The Happy Side

I’ve never been depressed when it comes to being an aspie because I didn’t even look into it until after I learned to accept myself.  For many people, getting the diagnosis is a big part of accepting how different we are as aspies, but I wasn’t raised to dislike who I am.  I was raised to believe that everyone is unique and special, and the differences between each individual and every other individual are things to be examined and celebrated.  For me, the main difference was that I’m highly intelligent, and that’s an easy thing to celebrate.

Looking into aspergers, other positives jumped out at me that I hadn’t considered about myself, like the hyperfocus, the near-photographic memory, the attention to detail, and my heightened senses of taste and dulled ability to feel pain.  Looking at the negatives made me feel good too because I am not socially awkward, and I am not plagued by the sensory oversensitivities that many aspies and autistics experience.

I’ve had ups and downs in my life just like everybody else, but being an aspie has contributed a great deal to who I am, and I’m extremely happy about that.  I beat depression all by myself by utilizing my aspie talents of deep thought and intense concentration.  Now all I have to do is figure out how to create a niche for myself in a society in desperate need for visionaries like me.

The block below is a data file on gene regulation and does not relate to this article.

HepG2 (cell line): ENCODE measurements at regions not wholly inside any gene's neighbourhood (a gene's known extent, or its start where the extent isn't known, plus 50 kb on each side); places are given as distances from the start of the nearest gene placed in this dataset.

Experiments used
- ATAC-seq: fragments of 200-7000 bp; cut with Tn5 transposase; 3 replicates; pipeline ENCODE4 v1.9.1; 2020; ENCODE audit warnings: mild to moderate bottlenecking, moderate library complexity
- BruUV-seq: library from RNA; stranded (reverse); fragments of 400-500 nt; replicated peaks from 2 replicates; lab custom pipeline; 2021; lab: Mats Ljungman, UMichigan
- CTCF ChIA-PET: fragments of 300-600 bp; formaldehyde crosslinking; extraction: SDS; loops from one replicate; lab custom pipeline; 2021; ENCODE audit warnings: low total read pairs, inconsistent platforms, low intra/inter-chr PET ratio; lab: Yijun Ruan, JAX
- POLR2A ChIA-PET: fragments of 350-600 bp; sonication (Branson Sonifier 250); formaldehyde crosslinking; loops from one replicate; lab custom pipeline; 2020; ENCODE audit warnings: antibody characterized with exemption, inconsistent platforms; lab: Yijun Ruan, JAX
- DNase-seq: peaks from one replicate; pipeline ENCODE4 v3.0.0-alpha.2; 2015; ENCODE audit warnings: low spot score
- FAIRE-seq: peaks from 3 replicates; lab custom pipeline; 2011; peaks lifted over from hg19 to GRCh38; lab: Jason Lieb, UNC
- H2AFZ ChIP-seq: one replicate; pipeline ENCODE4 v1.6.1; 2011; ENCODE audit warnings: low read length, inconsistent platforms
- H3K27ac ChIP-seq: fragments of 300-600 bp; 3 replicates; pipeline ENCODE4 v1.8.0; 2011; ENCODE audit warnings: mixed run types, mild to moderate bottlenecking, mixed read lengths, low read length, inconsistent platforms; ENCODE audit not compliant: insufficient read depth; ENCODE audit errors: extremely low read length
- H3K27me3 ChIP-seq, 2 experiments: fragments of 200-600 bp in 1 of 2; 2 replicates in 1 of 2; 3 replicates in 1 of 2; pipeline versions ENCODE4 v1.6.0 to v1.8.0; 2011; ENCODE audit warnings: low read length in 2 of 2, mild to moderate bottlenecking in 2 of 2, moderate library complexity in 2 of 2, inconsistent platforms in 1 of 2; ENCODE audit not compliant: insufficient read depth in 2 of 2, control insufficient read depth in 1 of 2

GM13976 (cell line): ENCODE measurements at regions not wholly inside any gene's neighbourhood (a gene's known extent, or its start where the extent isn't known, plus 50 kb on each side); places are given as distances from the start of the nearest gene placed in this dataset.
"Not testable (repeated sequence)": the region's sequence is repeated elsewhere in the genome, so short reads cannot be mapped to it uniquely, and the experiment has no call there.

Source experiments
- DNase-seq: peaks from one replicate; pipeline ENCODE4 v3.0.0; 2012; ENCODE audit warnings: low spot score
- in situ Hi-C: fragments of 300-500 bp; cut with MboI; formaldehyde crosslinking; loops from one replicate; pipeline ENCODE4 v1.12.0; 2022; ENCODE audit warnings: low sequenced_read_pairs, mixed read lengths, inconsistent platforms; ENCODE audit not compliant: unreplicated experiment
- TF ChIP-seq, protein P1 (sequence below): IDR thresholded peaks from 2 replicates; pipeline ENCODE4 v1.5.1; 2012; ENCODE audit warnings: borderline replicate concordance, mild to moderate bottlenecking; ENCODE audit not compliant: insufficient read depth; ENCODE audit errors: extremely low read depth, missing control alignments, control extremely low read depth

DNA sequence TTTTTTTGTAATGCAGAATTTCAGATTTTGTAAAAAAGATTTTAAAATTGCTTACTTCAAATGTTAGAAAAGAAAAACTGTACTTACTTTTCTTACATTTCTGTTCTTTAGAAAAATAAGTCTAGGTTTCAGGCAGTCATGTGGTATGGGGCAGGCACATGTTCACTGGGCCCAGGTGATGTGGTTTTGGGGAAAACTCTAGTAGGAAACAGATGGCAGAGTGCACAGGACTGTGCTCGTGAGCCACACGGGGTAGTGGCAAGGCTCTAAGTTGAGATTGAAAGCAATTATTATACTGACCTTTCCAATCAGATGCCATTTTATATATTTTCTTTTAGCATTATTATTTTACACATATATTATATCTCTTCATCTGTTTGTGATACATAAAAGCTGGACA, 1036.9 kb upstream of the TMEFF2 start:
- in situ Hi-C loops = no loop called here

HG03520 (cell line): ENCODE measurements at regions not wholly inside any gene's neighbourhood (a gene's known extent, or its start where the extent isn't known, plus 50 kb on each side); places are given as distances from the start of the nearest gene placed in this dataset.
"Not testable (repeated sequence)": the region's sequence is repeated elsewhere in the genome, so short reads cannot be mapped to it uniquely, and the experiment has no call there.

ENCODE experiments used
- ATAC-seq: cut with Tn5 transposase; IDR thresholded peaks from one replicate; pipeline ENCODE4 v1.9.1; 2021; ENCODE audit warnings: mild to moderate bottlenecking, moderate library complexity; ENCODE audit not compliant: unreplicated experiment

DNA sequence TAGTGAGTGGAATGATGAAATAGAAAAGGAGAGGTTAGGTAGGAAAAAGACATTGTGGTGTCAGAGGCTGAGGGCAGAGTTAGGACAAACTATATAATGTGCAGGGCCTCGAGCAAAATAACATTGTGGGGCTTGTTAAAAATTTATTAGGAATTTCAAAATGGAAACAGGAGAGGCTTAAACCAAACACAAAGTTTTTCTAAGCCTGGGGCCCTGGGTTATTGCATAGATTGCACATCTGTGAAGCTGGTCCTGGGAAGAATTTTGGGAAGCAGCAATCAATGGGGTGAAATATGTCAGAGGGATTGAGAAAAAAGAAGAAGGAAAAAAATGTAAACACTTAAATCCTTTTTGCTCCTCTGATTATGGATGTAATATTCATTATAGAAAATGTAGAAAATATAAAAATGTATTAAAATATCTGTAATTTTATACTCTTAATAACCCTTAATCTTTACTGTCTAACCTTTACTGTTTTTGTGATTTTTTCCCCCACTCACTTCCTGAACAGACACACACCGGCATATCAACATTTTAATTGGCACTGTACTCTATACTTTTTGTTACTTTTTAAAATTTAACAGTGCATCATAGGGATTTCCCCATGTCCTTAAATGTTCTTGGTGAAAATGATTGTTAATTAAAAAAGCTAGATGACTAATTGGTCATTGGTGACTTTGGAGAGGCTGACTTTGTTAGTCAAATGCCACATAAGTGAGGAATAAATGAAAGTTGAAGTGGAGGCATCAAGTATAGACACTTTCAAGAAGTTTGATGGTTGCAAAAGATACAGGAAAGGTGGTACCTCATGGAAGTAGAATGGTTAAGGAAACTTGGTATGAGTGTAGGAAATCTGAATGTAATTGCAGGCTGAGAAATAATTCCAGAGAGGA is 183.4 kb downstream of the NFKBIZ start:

One thought on “The Happy Side

  1. Very well put. I really am happy to hear this. I initially didn’t see being an aspie in such a positive light. Over time, I learned more about what it really meant to be an aspie, and that where it has it’s downsides, it has positives too. Some really great positives really, like some of the ones you mentioned. Having more knowledge about yourself really does help you better understand yourself. Once you understand why you do the things you do, feel the way you feel, etc., you can then work to change and improve such things that you like or don’t like.

Now you may speak.

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